The moment you apply it on your skin Opus XI leaves no doubt it’s a mighty perfume. Without any warning you get to experience its full potential right from the start. On my skin the opening is very dark and balsamic with oud accord stepping to the front. Its raw and dense aroma fills your nose with enigmatic and mysterious fragrance. The feeling it spreads around has an oily and viscous character and the smell itself is quite dirty, animalic and veering on the edge of something fecal and medicinal at the same time. What I’m also noticing is that there are moments when agarwood has a slightly synthetic, plastic-like vibe hiding somewhere deep, in the background of this composition.

Opus XI is like an inkwell that someone just knocked over on the table. Its perfumed juice emulates spilled ink in this metaphor. Puddle of the black liquid slowly spreads and becomes bigger but when you look closer it could as well be a shapeless creature, crawling towards its prey. That’s how I see this new Amouage at first. After some time the perfume becomes earthier, with a distinctive smell of damp soil. It’s kind of like the air after the storm, like petrichor but much more nocturnal. At some point styrax becomes more prominent, combining this earthiness with resinous, balmy facets that add some warmth to this fragrance. It smells like a mix of myrrh and benzoin on my skin.


As hours fly Opus XI doesn’t seem as beasty as it was before. It’s drying down to a woody element that feels very elegant on the skin. The wood has a darker color – this thing doesn’t change. It smells like untreated oud wood or like mahogany maybe. There’s quite a lot of dryness to this phase so it makes me think of an aged parchment (with ancient magic spells) with a lovely substantivity. It’s reminiscent of nutmeg as Opus XI develops some warm spiciness that makes the perfume more embracing, cuddly even. This dry oriental woody accord – stylish and sort of masculine, reminds me of Agar Ebene from Hermes. Amouage one is much more present compared to the other one.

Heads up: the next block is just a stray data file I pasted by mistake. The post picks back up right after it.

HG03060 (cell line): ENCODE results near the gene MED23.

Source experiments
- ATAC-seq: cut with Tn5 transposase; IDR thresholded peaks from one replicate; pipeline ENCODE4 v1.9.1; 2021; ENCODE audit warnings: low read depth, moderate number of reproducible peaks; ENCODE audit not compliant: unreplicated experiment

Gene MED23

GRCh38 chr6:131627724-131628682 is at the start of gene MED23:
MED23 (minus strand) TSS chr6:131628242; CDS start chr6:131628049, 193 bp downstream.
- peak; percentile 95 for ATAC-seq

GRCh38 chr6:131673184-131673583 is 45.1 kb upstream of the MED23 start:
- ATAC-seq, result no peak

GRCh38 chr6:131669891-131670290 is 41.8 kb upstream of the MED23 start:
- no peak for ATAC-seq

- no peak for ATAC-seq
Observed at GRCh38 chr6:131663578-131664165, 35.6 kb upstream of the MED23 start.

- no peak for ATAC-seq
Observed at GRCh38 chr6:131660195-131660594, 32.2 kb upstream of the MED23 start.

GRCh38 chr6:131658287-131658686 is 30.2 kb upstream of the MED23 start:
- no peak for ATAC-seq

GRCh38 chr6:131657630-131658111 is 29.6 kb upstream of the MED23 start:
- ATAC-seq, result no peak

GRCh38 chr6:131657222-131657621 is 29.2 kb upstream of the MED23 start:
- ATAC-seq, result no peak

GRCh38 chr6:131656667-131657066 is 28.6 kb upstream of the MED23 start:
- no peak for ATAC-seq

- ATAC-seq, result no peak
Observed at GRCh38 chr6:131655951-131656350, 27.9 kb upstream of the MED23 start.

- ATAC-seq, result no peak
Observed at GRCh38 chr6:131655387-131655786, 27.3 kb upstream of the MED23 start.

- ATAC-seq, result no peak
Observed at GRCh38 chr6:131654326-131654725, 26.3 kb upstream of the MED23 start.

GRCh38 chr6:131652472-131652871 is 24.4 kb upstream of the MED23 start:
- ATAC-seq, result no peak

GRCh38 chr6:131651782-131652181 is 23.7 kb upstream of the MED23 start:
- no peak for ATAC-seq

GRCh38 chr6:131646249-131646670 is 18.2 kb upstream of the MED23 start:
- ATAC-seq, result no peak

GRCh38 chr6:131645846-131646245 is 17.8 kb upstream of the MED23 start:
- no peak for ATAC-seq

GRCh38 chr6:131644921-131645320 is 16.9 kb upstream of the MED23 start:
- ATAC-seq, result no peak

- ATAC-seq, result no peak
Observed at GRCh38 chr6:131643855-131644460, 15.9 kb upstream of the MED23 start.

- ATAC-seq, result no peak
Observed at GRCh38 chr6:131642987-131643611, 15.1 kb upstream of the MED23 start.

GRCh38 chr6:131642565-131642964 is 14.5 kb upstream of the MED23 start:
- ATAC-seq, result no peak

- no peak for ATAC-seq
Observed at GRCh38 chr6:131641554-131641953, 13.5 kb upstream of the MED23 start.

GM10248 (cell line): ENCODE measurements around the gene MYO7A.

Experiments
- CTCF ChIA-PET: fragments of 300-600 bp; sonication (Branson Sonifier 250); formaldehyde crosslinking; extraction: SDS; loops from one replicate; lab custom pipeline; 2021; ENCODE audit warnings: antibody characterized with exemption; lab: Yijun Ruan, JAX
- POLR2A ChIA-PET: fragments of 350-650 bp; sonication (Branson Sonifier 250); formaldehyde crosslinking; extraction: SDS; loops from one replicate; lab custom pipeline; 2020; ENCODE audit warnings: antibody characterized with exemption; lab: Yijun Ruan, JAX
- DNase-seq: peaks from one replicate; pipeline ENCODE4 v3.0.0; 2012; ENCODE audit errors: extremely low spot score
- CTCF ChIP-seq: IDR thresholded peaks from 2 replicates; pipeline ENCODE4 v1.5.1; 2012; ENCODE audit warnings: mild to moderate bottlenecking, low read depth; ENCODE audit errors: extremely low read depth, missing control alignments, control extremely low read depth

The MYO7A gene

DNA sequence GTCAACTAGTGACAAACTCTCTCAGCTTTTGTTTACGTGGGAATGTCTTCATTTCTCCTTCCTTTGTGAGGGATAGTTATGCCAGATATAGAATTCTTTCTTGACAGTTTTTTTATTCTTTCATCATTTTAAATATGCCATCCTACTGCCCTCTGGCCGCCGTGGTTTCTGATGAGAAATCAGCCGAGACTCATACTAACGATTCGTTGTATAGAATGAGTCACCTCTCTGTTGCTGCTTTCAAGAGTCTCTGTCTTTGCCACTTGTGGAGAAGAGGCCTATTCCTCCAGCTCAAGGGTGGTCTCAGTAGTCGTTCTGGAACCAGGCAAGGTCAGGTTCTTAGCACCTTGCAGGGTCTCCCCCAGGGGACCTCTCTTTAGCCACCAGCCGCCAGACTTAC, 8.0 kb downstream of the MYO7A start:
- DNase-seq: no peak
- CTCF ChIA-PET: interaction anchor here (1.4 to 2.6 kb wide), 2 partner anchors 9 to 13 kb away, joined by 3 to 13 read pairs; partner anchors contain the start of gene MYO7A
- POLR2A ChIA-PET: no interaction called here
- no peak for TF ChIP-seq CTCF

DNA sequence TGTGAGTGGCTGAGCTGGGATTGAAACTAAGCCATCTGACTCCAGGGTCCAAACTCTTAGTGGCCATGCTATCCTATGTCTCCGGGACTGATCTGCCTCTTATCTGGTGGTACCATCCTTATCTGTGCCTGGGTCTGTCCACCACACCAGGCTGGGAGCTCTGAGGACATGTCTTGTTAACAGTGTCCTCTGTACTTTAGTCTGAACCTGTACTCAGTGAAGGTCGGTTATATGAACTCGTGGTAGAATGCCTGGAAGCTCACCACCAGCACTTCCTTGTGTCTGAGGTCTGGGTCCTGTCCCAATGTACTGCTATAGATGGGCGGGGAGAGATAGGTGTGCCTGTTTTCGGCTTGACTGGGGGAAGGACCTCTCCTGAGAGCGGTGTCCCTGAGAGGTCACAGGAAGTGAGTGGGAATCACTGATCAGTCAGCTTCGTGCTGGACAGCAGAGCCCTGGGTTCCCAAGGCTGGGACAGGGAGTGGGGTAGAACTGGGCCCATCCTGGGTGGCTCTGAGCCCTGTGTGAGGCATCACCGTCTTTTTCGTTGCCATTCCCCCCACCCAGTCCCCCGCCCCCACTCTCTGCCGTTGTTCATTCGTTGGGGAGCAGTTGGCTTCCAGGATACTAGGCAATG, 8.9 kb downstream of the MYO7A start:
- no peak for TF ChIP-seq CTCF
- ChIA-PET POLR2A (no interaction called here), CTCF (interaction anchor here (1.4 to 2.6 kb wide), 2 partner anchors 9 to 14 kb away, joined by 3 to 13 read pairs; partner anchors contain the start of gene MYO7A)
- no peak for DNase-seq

After experiencing Amouage Opus XI for longer than a day I realized that it’s not as complex as an Amouage perfume can be. But that’s not a flaw! More like a praise for a perfumer to be able to create an intricate structure with not many ingredients. Although I’m certain it was made of more than 4 ingredients. In the drydown the scent becomes herbal and aromatic through a marjoram note. Isn’t it more popular for Mediterranean cuisine rather than fragrance? Opus XI features also a thing called leatherwood. It made me think that it’s probably another fancy and modern synthetic ingredient evoking smells of wood and leather. Turns out it’s actually a plant, Eucryphia lucida.

Eventually, after many hours you can smell a leathery aspect of Opus XI – more sour and acrid at first but then evolving into a softer and fuzzier suede with a hint of shoe wax. Inspired by a world of fake information, Amouage creative director Christopher Chong worked together with perfumer Pierre Negrin on a fragrance that would reflect the Orient in a sincere way through the use of real and fake (synthetic) materials. A majestic oud without compromise was born. Opus XI is housed in a signature flacon of Amouage Library Collection (50 or 100 ml), this time in a cobalt blue color. This initially intimidating scent becomes your good companion in the course of the day.